Slate'sstory ideas come mostly out of the daily flurry of reply-all messages sent around by editors and writers. This week, we had an unusually interesting and contentious e-mail conversation about the United 93 trailer, which has drawn objections from families of 9/11 victims. Rather than commission an article with a single point of view, we decided to try sharing with readers our internal debate on the subject. What follows is a conversation that grew out of the e-mail discussion we had yesterday.
Click here to view the United 93 trailer.
Meghan: Earlier this week, we were debating whether to assign a piece on the controversy over United 93 trailer. But I was listening to people on the radio today who seemed truly upset by having seen the United 93 trailer, and I could understand why. And I began thinking about whether the unease was largely about the movie itself, or, in part, a mechanical problem caused by advertising a movie like this: The movie does need to be advertised, and it shouldn't not be (if we're going to accept the premise that it's OK for such a movie to exist, and I do). But one woman—I can't recall, but I think she knew someone, maybe her husband, who had died in the WTC—said she was shocked because there was no warning what the trailer was going to be.
Is there a way in which, with events this recent and real, we need another kind of warning from the MPAA? (Something other than the tiny box that says, "The following preview contains violence.") Should the trailer come with a short, typed notice announcing what it is, so people can look away (and plug their ears if they like)? Or is it really that a plurality of Americans simply aren't ready for a fictionalization of 9/11? How often, if ever, have there been films like this so hard on the heels of a nationally traumatic event? (Pearl Harbor, for instance.) Paul Greengrass—the director of United 93—did a great job with Bloody Sunday, another film that was nationally sensitive, for the Irish. But obviously it came out decades after the event itself. What do you think?
Dahlia: Interesting problem. On the one hand, you can't pitch everything in the media to the most fragile possible viewer—that's why not all TV needs to be appropriate for toddlers. But on the other hand, and as you say, Meghan, 9/11 wasn't just a recent national trauma, it's also a trauma for which we have no analogue. There's no template yet for what it all meant or where to put it. So, while I am not always sympathetic to claims that this trauma is a different sort of trauma, and these survivors and relatives of victims are a different sort of survivor and relative, I do think we need to concede that 9/11 really is different, and to be a bit more careful of sensibilities. That, and that the idea of a shocking movie trailer is awfully new and raw, too. Who has really wrapped their head around the notion that they may go to a theater to see a totally different movie and be subjected to something utterly scarring? Shouldn't we be extra careful here, where the viewer is not only uniquely sensitive but also uniquely unprepared?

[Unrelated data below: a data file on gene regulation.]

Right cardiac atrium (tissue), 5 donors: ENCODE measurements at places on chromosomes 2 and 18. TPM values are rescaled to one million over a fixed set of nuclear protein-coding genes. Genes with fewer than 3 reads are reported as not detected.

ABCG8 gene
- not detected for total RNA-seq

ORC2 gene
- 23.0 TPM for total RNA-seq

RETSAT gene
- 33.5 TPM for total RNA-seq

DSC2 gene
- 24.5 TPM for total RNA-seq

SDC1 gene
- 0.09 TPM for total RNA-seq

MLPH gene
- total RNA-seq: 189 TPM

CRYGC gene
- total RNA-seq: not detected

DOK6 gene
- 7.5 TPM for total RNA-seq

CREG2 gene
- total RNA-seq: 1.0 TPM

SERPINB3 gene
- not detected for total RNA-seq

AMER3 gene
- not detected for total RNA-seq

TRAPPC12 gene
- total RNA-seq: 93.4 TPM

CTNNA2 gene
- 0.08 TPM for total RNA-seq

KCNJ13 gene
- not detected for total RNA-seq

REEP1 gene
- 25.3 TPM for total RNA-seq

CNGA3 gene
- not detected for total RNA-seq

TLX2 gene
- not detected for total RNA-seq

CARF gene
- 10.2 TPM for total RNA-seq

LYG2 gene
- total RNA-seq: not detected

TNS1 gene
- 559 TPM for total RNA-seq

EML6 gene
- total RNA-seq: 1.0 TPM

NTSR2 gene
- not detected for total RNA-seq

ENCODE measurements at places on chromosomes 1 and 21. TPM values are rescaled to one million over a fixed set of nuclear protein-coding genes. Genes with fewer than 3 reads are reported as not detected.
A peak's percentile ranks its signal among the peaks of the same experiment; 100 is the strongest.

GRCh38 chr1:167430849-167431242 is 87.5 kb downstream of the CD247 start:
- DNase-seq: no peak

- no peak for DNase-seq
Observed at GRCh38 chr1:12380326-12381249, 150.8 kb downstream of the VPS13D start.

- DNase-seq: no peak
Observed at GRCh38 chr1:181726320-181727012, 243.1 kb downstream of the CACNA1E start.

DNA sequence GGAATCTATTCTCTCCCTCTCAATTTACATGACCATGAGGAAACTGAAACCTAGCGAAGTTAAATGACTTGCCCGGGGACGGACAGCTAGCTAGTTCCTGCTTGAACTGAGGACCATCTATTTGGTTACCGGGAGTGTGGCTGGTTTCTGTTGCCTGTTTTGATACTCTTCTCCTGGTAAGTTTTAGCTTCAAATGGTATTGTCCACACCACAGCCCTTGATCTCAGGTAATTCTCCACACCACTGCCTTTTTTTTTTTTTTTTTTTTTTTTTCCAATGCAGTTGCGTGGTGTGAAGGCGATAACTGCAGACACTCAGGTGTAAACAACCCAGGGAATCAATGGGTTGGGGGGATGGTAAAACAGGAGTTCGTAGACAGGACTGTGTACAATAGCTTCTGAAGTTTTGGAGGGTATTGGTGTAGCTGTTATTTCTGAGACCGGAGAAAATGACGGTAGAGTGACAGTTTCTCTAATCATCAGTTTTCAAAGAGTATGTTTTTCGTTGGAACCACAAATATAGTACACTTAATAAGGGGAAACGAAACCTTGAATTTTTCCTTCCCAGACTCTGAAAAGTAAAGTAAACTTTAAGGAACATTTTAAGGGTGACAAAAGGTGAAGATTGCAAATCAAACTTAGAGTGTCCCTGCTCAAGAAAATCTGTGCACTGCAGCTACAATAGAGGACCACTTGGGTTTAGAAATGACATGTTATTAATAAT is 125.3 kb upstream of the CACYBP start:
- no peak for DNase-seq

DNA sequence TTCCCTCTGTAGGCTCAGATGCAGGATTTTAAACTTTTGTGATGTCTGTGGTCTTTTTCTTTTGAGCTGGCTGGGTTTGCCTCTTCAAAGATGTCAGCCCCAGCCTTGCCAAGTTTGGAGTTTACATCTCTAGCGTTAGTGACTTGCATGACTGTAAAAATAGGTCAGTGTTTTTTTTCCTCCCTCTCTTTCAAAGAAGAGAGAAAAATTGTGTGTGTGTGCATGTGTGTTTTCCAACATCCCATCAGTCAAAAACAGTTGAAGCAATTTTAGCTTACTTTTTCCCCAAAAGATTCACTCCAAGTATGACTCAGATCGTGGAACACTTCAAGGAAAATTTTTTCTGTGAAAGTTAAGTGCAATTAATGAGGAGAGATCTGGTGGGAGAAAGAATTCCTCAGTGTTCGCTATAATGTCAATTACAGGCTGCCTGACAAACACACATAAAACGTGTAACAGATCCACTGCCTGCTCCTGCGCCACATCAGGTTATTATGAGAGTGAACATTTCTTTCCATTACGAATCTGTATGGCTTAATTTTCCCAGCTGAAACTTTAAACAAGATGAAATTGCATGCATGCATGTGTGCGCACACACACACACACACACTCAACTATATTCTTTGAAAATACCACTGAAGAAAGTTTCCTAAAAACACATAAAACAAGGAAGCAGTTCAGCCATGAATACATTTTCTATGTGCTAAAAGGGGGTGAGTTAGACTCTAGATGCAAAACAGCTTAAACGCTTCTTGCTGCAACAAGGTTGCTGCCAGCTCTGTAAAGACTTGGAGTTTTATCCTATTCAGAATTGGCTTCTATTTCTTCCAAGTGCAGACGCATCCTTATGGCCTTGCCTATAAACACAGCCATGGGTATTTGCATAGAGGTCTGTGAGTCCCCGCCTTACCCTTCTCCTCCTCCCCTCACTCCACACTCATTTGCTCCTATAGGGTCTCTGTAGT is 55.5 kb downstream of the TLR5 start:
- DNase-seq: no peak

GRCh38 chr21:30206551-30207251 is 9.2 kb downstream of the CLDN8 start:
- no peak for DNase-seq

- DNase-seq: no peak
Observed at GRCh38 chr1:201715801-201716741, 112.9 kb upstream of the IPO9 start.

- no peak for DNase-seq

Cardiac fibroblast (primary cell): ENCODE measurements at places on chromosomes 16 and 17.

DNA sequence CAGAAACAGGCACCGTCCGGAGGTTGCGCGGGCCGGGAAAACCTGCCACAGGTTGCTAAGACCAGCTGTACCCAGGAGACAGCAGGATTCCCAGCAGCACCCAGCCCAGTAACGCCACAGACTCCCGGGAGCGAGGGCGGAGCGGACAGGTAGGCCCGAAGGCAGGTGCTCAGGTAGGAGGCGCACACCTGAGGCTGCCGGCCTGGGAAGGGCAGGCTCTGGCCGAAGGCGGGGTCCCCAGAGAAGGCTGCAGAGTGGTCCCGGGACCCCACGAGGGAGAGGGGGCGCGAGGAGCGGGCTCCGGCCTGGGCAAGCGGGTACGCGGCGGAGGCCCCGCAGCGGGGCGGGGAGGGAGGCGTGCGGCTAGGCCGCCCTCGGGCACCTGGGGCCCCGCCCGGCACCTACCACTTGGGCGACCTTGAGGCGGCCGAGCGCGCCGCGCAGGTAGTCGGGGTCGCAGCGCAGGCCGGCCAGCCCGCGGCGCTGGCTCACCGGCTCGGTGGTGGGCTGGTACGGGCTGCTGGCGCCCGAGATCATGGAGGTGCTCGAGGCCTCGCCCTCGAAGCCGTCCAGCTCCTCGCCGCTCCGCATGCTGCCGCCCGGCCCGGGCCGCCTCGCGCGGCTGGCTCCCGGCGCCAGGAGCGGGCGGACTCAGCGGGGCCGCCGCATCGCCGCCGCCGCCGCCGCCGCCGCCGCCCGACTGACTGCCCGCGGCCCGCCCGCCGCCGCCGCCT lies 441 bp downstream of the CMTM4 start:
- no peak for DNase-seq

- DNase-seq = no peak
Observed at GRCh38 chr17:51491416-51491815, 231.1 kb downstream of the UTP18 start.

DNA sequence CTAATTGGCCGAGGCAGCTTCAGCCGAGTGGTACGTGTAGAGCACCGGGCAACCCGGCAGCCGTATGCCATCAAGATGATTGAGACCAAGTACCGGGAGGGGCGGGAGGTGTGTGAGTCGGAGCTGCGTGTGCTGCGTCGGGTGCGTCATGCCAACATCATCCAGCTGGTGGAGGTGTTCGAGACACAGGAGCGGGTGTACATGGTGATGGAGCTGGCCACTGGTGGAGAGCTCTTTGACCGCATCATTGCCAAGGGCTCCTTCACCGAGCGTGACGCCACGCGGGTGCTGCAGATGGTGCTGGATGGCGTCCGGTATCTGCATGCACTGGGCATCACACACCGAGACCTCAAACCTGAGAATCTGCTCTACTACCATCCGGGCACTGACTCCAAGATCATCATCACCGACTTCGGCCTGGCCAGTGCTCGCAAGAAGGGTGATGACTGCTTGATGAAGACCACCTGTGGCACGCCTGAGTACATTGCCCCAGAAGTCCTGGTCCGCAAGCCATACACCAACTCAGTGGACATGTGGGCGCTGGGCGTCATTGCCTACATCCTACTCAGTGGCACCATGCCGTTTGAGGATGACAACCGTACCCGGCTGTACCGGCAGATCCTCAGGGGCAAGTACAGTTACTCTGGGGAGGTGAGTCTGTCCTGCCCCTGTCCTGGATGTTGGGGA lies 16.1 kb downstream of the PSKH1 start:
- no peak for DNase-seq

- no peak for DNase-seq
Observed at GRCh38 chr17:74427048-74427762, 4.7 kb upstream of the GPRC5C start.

That said, my questions in response to Meghan's post are mostly technical: Would some short, typed notice really give viewers the time to leave the theater? Would blocking one's ears suffice? I can think of no mechanism that would really be practical, other than modifying the trailers (censorship?) or somehow warning theatergoers (a note on the door that says the previews will contain graphic images of 9/11?)
June: My worry is that we've given the 9/11 victims' families too much power.
It's hard to imagine anything more brutal and painful than losing a loved one in an act of terror, and the rest of us should listen to the views of the bereaved when it comes to deciding how those acts should be remembered, but theirs can't be the only voices that matter. They don't get to control how terrorism is represented in movie trailers, architecture, or anything else.
The family trump card has been played in other countries. When Spanish filmmaker Julio Medem made La Pelota Vasca, a documentary about the Basque Country told through a series of interviews, the Association of the Victims of Terror picketed screenings and made Medem's artistic life hell because they felt the film was soft on ETA. In The Permanent Way, David Hare's verbatim play about the decline of the British railways, crash survivors describe their split with the bereaved—where survivors have to move on from unspeakable horror and piece their lives together, the bereaved are inflexible and controlling.
There is a lot of upsetting stuff in the world. Why do 9/11 victims—and victims of terror generally—get special treatment?
Michael: Sure, it's silly to imagine a message such as "Attention Victims of 9/11: What You're About to See Is Really Shocking" in front of the trailer to United 93. What's the point? It's not as though you can cordon off the New York skyline. But I do think 9/11 is a special case. For those who lost someone on that day, the 9/11 footage is not "news" or "history," it's the replay of a murder. The trailer shows the devastating shot of the second plane about to hit the second tower—complete with CNN logo. Watching that is much different than seeing a fictional re-creation of a horrific event that happened to you or someone you know.
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